Watching my mother struggle to interact with the world as her ALS progressed was extremely difficult for our family, and for me personally. Her struggle inspired me to find solutions that could help people like my mother better interact with computers and their environment, even after they have lost almost all of their ability to move. I had the motivation to advance technology in a way that would bring a new quality of life to people living with ALS under Steve Saling's motto that until medicine proves otherwise, technology is the cure.
In 2016, my colleagues and I published some remarkable results of a new drug called CuATSM in a mouse model of ALS. Moving CuATSM from mice to humans is a long and difficult road that involves the cooperation and scrutiny of many people. The checks and balances are critical to balance the risks with the benefits of any new therapy.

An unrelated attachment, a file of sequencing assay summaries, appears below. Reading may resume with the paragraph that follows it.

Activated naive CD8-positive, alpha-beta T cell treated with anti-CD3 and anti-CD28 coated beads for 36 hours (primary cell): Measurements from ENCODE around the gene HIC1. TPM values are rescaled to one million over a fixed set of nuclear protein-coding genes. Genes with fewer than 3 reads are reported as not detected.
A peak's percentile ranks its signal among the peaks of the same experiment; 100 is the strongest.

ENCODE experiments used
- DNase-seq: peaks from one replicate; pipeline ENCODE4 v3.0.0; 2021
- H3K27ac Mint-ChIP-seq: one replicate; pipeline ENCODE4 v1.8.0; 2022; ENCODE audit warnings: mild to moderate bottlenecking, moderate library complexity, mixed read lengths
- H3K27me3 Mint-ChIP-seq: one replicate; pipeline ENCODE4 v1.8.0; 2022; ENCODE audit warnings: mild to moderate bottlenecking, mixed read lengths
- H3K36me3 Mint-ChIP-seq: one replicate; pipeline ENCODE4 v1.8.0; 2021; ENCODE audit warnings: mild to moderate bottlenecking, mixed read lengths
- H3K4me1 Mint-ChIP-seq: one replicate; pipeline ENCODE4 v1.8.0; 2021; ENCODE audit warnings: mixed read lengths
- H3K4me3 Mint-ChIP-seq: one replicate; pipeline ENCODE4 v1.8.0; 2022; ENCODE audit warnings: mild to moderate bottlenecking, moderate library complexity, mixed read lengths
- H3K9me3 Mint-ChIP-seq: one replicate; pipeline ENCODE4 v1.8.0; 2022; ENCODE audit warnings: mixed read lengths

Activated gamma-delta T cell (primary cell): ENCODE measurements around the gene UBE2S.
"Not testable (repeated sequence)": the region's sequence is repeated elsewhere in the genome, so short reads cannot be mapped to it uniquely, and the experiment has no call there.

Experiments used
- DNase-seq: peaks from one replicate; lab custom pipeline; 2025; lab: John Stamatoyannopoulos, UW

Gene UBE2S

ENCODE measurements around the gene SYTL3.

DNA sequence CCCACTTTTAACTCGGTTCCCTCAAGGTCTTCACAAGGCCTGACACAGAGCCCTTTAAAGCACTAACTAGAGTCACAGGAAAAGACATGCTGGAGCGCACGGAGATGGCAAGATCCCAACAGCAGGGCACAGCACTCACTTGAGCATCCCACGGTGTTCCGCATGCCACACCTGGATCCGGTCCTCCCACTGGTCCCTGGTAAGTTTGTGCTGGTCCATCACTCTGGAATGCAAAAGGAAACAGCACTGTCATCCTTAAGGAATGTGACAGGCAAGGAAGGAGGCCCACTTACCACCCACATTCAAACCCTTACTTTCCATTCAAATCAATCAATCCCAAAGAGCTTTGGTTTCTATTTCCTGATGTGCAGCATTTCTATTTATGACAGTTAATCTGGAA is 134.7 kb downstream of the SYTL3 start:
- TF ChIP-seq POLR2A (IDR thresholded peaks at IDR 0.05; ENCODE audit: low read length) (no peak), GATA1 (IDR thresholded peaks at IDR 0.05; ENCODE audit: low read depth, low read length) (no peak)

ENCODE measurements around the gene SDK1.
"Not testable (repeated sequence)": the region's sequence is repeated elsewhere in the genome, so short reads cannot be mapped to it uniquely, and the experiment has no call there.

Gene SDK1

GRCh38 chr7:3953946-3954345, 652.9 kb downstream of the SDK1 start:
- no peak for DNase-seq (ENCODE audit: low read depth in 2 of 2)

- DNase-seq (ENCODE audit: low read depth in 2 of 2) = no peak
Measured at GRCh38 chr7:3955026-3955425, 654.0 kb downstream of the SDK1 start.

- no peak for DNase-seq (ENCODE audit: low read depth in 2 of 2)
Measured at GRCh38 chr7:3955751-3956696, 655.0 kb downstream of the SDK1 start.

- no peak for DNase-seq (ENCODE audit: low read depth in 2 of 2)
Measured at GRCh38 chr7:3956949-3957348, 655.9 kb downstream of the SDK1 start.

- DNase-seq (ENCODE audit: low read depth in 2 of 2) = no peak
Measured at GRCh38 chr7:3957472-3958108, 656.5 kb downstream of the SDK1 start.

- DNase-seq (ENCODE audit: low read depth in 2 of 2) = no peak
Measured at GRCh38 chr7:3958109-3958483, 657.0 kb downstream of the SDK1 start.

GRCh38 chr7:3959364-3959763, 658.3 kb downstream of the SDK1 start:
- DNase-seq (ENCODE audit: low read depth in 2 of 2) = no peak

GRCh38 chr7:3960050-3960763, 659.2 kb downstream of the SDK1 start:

The ALS Association has always been committed to transparency, including providing complete and accurate financial information on our website. We continue to receive the highest ratings from charity watchdog groups tasked with reviewing our spending, fundraising, and management.
There was a lot of skepticism in the research community when we proposed development of designer DNA drugs as a way to treat ALS. This therapy is an approach that uses DNA-based designer drugs to "silence" genes that are known to cause a particular disease. The ALS Association was the first funding organization to invest in designer DNA technology research and development for therapy in neurodegenerative disease.
We launched the Challenge Me campaign last week. Challenge Me picks up where the ALS Ice Bucket Challenge left off. This time, we are challenging the world to do anything and everything they can to help end ALS.